“As a doctor, here are some guidelines I use for myself:
“Stay home if you can. Ask yourself: are you sick enough to need to go in? Granted, this can be a hard decision. …
“If you are not sure whether you need to come in, try calling your doctor’s office. This way, you may be able to save yourself a visit.”
Telemed delivers the best of both worlds. It allows you to stay home and see your doctor. My family and I value the convenience and, if you will, additional safety, telemedicine provides. For me, a quick telemed visit may mean the difference between missing a morning of work or not. For my kids, it means the same when it comes to school. For my wife, it means access to high-quality care at the touch of a button. Imagine that, at the touch of a button. … But isn’t that the kind of service we expect today?
You can order all manner of life-saving products online – for instance, that last-minute wedding anniversary gift … at the touch of a button.
You can book a dream vacation – instead of going to a travel agent – at the touch of a button.
You can sit in on courses at MIT and radically change the direction of your entire life – at the touch of a button.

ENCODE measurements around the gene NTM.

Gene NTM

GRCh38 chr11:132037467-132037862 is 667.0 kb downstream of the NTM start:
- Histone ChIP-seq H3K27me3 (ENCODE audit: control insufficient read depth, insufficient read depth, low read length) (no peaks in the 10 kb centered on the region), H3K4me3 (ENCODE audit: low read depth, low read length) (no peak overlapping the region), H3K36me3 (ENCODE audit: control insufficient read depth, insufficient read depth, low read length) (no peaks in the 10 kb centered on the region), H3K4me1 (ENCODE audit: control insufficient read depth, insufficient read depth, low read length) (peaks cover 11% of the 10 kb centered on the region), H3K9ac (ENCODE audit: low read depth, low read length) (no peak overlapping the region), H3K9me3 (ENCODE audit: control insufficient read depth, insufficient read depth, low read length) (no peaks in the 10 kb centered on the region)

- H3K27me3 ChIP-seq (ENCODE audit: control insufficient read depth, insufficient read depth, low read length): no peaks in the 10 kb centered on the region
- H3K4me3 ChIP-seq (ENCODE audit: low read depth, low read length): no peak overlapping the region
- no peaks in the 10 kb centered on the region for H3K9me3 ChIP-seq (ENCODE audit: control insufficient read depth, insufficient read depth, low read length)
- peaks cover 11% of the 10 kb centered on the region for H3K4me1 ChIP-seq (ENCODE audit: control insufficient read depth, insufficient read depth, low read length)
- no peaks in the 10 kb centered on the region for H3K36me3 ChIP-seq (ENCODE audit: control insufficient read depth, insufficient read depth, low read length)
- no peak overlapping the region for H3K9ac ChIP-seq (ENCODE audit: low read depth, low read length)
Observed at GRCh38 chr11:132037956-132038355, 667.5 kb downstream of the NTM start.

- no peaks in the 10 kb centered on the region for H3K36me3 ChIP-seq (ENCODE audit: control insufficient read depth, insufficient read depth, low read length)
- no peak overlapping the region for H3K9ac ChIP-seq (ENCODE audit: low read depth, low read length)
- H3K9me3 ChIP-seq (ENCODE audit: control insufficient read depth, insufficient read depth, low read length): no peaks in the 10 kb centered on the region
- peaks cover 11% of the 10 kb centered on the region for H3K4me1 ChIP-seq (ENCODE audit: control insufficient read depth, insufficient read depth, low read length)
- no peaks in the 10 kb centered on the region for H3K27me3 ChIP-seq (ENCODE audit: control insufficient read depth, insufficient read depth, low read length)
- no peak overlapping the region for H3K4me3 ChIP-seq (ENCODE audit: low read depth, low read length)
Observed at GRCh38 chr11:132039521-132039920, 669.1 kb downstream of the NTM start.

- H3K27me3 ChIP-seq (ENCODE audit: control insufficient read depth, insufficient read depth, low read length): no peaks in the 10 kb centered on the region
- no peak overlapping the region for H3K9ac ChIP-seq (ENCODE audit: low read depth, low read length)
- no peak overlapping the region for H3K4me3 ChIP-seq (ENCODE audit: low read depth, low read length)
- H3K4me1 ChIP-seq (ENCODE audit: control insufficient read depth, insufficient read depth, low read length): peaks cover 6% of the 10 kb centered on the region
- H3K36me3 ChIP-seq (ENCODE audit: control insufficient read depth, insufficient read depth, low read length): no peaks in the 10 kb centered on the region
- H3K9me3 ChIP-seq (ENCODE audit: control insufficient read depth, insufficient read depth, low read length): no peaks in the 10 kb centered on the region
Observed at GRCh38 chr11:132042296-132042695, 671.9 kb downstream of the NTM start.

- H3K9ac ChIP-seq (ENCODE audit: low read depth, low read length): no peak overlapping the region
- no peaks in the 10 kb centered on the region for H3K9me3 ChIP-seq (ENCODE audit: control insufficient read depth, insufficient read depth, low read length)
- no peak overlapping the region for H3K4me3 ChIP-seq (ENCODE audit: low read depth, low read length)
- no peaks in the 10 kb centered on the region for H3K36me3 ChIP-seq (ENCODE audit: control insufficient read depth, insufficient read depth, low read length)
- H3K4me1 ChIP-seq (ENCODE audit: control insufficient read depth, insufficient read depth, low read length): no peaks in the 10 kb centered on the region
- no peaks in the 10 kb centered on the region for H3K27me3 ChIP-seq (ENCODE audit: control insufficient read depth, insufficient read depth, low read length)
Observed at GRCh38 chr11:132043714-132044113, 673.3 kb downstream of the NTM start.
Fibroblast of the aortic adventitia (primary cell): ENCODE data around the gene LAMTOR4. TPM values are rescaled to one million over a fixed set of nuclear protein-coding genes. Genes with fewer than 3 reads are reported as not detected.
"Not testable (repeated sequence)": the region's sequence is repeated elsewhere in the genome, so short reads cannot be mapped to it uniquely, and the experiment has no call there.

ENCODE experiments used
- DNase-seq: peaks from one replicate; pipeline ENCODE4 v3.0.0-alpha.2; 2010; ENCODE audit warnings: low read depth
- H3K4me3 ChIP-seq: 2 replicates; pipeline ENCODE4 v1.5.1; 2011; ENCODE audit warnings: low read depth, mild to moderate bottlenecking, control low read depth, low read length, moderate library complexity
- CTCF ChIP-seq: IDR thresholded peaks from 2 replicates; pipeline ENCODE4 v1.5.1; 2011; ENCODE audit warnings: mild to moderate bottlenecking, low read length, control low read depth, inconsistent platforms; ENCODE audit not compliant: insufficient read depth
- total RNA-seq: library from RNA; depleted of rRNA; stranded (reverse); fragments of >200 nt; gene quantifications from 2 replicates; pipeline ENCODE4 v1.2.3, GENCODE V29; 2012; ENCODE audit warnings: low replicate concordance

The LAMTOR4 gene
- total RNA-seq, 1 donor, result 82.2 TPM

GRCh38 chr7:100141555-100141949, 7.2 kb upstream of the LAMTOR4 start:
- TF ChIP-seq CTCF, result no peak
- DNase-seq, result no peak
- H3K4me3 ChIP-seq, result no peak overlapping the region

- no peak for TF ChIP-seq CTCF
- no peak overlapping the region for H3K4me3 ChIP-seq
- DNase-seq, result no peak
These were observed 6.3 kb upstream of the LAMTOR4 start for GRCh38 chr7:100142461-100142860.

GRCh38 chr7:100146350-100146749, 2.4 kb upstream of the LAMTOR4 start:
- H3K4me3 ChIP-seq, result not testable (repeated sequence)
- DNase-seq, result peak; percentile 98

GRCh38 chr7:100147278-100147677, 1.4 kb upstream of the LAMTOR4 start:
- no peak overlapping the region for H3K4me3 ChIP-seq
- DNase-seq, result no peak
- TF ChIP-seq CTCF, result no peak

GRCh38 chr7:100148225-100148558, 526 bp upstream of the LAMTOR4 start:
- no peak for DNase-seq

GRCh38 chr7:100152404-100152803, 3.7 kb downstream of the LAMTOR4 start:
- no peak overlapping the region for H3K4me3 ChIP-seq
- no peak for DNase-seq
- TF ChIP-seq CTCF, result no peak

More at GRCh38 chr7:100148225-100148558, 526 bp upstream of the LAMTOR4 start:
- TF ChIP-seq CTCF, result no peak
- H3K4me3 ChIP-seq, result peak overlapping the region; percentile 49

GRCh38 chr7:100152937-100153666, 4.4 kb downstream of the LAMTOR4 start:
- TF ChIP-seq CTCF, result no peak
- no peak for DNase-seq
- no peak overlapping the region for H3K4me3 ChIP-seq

Why is healthcare so radically different that we are going to deny consumers this same choice?
To get back to our routine telemed visit, during the last three visits, we have been offered a prescription twice. In my limited research, this is on par with the national average for in-office visits.
And, let me be honest, if you are going to pay $165 for a doctor’s visit, you kind of expect to walk out of the office with some kind of vindication that you were right to go to the doctor – a prescription. Many patients want that antibiotic, even if it’s just for a bad cold. When you pay $40 for a visit and you hear that all you really need is some sleep and orange juice, you feel a lot better about the hit to your pocketbook.
Before I end, one thing I want to mention is that we prefer to connect with our telemed doctor over the phone, as opposed to video feed. I live in Jackson. I have a decent internet connection. Many Mississippians do not. Just like any technology, you want multiple options: both phone only and video.